and not escape into death.
He wants disease conquered,
poverty vanished, war eliminated.”
Of the first sentence. one would suppose, knowing nothing of the history of hospitals, that many of them have names like St. Joseph’s or St. Mary’s because the name sounds cool. I submit this – almost all the atheists I ever met, ever, were not interested in hospitals at all – unless they were in need of one. I am not saying there are not caring atheists out there with a sense of justice, but I am saying Christians built our hospitals, not atheists. It is precisely what a Christian is called on to care about. An atheist is not called on to anything. The rest of O’Hair’s doublets follow the same error.
To sum up. I lived the atheist view that we lived in thousands of years of black ignorance and voodoo-like stupid superstition until – bam – the enlightenment (with a slight nod to the antecedent Renaissance). Christ, or rather his followers, killed Rome, and kept the West down until they were defeated by the forces of science.
Now that whole part of my life and how I climbed out of it could be, should be (may very well will be) a series of posts of its own. And I would be justified in naming it thusly: IT IS A LITTLE MORE COMPLICATED THAN THAT.
Another aspect that got me thinking about the validity of what I held so dear was simply observing people. I had to lose some of my pride to do this honestly or clearly. I spent over a decade waxing my pride, and deriving pride from that fact. Pride in my pride? Yes, and it is self enforcing. My specialty back at my height was catching people in contradictions. A little exposure to Christian thinking on ethics quickly got me seeing it in practice all around me at this point. I began to see vanity and pride at work, the workings of selfishness, of self-obsession.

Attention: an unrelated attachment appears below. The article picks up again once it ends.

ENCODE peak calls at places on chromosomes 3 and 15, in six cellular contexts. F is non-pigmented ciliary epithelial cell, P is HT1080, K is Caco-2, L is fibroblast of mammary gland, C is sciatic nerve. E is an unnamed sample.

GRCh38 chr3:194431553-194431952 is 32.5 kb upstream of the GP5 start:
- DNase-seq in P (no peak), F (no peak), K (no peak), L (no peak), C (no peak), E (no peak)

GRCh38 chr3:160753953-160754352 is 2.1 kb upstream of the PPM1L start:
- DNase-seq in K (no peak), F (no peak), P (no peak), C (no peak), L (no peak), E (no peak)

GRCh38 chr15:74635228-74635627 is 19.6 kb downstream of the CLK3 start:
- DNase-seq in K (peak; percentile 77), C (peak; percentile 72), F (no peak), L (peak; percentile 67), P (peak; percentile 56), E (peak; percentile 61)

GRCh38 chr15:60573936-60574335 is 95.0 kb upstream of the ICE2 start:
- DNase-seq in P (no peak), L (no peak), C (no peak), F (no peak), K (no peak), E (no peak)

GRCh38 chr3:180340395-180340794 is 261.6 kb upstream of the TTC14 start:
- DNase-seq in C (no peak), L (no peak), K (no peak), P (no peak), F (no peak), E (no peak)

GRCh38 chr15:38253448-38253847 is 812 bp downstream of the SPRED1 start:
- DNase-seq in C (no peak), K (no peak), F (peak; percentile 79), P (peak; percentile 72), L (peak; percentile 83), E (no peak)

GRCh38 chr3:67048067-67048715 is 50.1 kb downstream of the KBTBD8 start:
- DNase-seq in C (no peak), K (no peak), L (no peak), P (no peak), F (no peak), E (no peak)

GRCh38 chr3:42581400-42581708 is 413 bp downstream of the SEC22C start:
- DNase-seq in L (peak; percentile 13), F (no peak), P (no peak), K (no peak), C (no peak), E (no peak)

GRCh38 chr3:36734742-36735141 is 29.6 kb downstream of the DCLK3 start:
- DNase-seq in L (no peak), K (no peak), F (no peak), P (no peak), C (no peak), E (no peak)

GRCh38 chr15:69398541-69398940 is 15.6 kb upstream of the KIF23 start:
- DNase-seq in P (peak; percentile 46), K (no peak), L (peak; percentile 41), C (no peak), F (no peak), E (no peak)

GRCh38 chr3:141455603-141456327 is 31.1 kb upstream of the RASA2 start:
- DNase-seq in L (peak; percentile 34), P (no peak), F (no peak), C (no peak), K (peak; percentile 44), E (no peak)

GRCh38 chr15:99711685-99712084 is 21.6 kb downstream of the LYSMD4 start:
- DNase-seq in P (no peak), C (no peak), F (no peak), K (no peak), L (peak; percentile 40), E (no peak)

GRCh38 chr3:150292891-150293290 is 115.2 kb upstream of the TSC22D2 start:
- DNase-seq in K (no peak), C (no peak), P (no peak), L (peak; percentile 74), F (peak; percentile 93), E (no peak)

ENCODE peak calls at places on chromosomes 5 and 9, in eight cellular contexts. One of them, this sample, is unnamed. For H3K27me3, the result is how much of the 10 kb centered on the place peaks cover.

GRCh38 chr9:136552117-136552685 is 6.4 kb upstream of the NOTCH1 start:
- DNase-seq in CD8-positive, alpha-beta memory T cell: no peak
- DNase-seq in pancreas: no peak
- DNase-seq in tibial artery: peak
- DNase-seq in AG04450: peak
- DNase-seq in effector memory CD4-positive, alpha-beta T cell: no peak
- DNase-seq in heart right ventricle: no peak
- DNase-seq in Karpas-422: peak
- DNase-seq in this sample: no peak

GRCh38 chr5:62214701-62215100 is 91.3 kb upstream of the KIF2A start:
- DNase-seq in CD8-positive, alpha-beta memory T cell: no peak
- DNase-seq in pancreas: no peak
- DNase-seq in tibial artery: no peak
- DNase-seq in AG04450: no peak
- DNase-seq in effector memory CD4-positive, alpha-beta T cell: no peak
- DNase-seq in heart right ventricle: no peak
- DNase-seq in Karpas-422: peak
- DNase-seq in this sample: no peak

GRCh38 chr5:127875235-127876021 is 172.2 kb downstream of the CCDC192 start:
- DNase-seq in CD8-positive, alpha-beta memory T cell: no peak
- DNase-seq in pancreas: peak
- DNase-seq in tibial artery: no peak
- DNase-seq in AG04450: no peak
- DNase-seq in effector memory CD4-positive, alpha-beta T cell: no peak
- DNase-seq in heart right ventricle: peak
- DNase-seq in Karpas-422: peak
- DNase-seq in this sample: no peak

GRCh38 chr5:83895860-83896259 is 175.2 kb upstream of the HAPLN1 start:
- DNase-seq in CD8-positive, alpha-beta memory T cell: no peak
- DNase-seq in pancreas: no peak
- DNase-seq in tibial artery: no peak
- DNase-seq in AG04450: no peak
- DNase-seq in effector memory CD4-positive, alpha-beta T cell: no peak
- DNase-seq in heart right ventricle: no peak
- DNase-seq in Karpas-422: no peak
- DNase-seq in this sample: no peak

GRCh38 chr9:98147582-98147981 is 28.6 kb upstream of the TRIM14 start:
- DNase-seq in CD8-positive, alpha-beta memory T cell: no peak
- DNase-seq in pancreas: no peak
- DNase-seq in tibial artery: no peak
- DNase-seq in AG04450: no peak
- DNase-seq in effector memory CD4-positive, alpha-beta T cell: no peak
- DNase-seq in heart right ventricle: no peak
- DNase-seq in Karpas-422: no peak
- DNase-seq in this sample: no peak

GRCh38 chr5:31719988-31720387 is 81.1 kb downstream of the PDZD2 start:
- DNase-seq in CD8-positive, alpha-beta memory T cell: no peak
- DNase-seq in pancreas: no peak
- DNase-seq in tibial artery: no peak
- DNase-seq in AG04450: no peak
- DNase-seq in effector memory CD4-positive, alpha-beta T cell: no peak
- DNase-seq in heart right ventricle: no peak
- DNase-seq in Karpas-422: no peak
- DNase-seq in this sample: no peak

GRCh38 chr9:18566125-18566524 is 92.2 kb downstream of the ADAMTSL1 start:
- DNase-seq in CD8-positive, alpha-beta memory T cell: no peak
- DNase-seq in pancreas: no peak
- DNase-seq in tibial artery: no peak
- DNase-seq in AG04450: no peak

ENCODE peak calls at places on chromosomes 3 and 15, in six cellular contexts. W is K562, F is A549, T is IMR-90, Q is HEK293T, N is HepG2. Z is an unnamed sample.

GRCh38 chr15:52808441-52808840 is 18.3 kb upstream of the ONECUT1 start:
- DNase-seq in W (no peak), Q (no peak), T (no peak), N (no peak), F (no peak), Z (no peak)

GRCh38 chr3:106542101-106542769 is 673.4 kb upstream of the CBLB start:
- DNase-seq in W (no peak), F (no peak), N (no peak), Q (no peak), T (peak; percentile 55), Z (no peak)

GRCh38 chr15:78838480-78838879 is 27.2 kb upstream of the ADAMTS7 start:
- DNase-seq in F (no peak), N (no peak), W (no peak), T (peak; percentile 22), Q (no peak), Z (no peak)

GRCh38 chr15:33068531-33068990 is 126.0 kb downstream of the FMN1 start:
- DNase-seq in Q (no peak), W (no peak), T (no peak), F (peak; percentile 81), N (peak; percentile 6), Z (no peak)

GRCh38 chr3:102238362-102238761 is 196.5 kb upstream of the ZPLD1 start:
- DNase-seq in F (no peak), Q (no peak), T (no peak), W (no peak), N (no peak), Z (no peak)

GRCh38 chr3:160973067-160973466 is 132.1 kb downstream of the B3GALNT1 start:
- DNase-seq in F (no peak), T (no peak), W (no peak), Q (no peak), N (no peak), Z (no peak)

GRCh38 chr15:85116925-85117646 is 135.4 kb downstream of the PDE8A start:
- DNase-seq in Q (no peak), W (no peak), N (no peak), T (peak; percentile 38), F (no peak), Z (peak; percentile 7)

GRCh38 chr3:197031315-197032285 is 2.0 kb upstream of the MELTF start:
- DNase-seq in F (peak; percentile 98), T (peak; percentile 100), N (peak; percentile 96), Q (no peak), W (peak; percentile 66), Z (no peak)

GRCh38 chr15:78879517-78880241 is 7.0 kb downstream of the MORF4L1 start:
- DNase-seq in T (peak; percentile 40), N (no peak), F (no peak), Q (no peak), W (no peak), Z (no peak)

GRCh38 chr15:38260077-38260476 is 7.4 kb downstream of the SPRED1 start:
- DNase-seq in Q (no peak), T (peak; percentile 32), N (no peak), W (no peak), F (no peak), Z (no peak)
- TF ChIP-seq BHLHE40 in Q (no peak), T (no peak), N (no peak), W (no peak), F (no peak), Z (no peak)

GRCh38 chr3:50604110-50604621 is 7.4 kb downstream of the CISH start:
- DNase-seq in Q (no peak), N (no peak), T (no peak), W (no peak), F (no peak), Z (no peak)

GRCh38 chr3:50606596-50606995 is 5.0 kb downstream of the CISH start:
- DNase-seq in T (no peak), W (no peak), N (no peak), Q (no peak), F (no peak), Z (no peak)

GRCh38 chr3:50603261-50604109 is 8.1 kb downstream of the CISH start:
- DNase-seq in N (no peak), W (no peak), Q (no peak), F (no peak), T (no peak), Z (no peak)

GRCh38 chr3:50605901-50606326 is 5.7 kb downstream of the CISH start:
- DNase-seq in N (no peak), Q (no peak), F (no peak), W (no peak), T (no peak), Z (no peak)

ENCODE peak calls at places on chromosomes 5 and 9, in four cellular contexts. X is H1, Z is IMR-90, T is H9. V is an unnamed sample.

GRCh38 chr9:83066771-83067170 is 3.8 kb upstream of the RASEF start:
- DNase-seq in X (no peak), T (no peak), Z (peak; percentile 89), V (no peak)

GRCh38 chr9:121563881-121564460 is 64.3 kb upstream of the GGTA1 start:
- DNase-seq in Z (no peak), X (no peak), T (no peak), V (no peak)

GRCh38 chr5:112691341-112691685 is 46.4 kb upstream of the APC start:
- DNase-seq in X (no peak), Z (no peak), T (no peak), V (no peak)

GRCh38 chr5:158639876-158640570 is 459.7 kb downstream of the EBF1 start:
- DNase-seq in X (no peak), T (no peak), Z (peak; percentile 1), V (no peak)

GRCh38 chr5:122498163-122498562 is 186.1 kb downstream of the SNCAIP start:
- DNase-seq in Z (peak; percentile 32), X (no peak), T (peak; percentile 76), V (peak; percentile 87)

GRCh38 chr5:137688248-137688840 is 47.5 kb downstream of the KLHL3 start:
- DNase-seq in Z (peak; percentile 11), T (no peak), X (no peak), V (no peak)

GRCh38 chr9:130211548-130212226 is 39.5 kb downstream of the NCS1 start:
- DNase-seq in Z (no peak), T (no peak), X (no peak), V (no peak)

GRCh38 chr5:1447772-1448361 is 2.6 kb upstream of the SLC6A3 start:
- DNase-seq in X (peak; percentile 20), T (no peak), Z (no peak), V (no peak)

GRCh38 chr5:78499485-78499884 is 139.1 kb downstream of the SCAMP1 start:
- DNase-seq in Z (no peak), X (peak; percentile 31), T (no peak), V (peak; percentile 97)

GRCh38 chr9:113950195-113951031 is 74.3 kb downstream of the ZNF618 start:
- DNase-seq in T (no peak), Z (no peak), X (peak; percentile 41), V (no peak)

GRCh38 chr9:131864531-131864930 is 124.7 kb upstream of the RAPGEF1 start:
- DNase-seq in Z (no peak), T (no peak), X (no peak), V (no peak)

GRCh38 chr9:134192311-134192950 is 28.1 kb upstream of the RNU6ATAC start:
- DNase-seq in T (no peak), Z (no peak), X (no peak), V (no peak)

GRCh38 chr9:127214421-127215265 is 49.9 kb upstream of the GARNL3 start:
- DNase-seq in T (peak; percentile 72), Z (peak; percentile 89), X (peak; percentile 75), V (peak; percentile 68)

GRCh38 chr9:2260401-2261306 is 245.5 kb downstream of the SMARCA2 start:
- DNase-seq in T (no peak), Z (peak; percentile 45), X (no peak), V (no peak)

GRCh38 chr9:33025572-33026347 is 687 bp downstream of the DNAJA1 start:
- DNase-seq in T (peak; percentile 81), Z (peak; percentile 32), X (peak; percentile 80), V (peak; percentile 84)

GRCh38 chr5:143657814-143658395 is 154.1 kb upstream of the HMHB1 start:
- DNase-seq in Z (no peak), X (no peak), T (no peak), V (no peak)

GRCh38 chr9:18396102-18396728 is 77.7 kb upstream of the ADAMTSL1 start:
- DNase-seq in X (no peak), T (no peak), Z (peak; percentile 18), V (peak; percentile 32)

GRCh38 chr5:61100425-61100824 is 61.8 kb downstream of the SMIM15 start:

I began to see the arguments of the atheists as absurd, dangerous and even insane. Peter Singer and his suggestions of abortion being extended far beyond birth. Sam Harris’ rejection of volition. A semi-prominent Objectivist professor’s serious consideration of whether it would be advantageous to use anencephalic babies as food.
I read after Roger Ebert died that he considered himself Catholic in every respect except for the faith in God part. I found that not only amazing but very sensical as well. The more I read the more sense it makes. Certainly the veneration of Mary is superior to the veneration of Madonna. A sense of sin is superior to the denial of sin. Certainly the unity of man to woman in marriage is superior to the hook-up culture. Certainly St. Thomas is superior to Sartre.
Another aspect that brought about my questioning of my cherished atheism was the result of pursuing a science fiction story of mine. Metaphysically, cosmologically, God seems to be an improving option in my mind.
Although I hasten to add again, IT IS A LITTLE MORE COMPLICATED THAN THAT. Or, as far as God’s nature is concerned in relation to general views of his nature – IT MAY BE A LOT WEIRDER THAN YOU THINK. I cannot buy a conception of God as a bearded guy in the sky, nor of a literal Hell as Dante conceived. I can understand the need for some, and the young, for something more relatable, something more on a level and less abstract. But I believe what lies behind, if something lies behind, would, of necessity, be beyond the grasp of man.